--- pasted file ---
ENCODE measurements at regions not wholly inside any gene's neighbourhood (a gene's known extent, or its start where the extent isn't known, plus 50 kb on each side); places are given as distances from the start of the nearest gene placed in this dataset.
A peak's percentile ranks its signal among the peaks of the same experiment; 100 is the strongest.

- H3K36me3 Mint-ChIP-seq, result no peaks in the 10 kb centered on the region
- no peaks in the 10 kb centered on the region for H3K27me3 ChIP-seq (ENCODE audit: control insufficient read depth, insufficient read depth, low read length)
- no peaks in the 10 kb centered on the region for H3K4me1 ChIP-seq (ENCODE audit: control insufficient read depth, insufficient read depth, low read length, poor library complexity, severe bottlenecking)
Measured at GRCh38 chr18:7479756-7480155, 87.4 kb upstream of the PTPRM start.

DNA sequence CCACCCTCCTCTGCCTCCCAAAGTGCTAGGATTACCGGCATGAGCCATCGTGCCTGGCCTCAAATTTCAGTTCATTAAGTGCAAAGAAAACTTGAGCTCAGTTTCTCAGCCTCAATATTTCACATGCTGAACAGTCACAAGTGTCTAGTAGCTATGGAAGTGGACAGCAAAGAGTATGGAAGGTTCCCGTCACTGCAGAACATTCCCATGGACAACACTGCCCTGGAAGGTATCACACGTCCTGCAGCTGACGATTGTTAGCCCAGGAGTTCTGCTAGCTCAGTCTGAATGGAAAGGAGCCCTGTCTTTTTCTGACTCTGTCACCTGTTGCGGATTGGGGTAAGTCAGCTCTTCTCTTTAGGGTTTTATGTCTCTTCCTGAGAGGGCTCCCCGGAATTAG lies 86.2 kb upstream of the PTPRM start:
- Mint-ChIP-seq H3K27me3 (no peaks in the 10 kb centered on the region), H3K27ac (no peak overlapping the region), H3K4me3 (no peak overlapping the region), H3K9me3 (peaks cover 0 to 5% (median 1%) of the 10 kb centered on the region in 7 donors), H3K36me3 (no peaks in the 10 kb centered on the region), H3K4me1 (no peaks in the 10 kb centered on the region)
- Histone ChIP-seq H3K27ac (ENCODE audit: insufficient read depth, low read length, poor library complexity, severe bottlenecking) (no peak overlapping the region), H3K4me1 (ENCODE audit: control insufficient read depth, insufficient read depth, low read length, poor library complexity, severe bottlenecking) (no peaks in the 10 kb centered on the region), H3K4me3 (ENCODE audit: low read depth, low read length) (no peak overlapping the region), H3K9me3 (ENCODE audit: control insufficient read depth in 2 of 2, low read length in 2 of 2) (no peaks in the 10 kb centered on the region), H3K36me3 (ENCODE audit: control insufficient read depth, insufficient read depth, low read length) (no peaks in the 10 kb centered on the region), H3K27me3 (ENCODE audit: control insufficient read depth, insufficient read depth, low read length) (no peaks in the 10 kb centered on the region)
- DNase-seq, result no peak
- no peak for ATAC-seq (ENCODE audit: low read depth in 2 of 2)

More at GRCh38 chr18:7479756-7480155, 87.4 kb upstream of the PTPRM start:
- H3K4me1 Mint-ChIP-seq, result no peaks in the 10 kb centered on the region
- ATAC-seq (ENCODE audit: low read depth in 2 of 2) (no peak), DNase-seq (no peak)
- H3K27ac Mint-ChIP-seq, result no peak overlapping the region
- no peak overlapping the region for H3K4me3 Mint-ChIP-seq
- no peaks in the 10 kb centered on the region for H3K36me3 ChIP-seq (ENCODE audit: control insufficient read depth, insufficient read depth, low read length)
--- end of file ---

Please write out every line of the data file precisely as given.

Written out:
ENCODE measurements at regions not wholly inside any gene's neighbourhood (a gene's known extent, or its start where the extent isn't known, plus 50 kb on each side); places are given as distances from the start of the nearest gene placed in this dataset.
A peak's percentile ranks its signal among the peaks of the same experiment; 100 is the strongest.

- H3K36me3 Mint-ChIP-seq, result no peaks in the 10 kb centered on the region
- no peaks in the 10 kb centered on the region for H3K27me3 ChIP-seq (ENCODE audit: control insufficient read depth, insufficient read depth, low read length)
- no peaks in the 10 kb centered on the region for H3K4me1 ChIP-seq (ENCODE audit: control insufficient read depth, insufficient read depth, low read length, poor library complexity, severe bottlenecking)
Measured at GRCh38 chr18:7479756-7480155, 87.4 kb upstream of the PTPRM start.

DNA sequence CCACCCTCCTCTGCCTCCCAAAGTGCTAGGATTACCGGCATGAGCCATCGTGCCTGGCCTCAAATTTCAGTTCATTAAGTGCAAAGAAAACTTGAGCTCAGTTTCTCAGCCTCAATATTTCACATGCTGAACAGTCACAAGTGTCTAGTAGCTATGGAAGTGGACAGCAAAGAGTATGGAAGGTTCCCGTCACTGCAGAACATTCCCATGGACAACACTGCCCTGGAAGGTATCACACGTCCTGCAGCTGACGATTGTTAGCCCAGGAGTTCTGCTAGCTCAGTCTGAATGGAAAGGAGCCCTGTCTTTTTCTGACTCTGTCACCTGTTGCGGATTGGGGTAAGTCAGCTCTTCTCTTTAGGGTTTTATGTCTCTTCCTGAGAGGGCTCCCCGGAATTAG lies 86.2 kb upstream of the PTPRM start:
- Mint-ChIP-seq H3K27me3 (no peaks in the 10 kb centered on the region), H3K27ac (no peak overlapping the region), H3K4me3 (no peak overlapping the region), H3K9me3 (peaks cover 0 to 5% (median 1%) of the 10 kb centered on the region in 7 donors), H3K36me3 (no peaks in the 10 kb centered on the region), H3K4me1 (no peaks in the 10 kb centered on the region)
- Histone ChIP-seq H3K27ac (ENCODE audit: insufficient read depth, low read length, poor library complexity, severe bottlenecking) (no peak overlapping the region), H3K4me1 (ENCODE audit: control insufficient read depth, insufficient read depth, low read length, poor library complexity, severe bottlenecking) (no peaks in the 10 kb centered on the region), H3K4me3 (ENCODE audit: low read depth, low read length) (no peak overlapping the region), H3K9me3 (ENCODE audit: control insufficient read depth in 2 of 2, low read length in 2 of 2) (no peaks in the 10 kb centered on the region), H3K36me3 (ENCODE audit: control insufficient read depth, insufficient read depth, low read length) (no peaks in the 10 kb centered on the region), H3K27me3 (ENCODE audit: control insufficient read depth, insufficient read depth, low read length) (no peaks in the 10 kb centered on the region)
- DNase-seq, result no peak
- no peak for ATAC-seq (ENCODE audit: low read depth in 2 of 2)

More at GRCh38 chr18:7479756-7480155, 87.4 kb upstream of the PTPRM start:
- H3K4me1 Mint-ChIP-seq, result no peaks in the 10 kb centered on the region
- ATAC-seq (ENCODE audit: low read depth in 2 of 2) (no peak), DNase-seq (no peak)
- H3K27ac Mint-ChIP-seq, result no peak overlapping the region
- no peak overlapping the region for H3K4me3 Mint-ChIP-seq
- no peaks in the 10 kb centered on the region for H3K36me3 ChIP-seq (ENCODE audit: control insufficient read depth, insufficient read depth, low read length)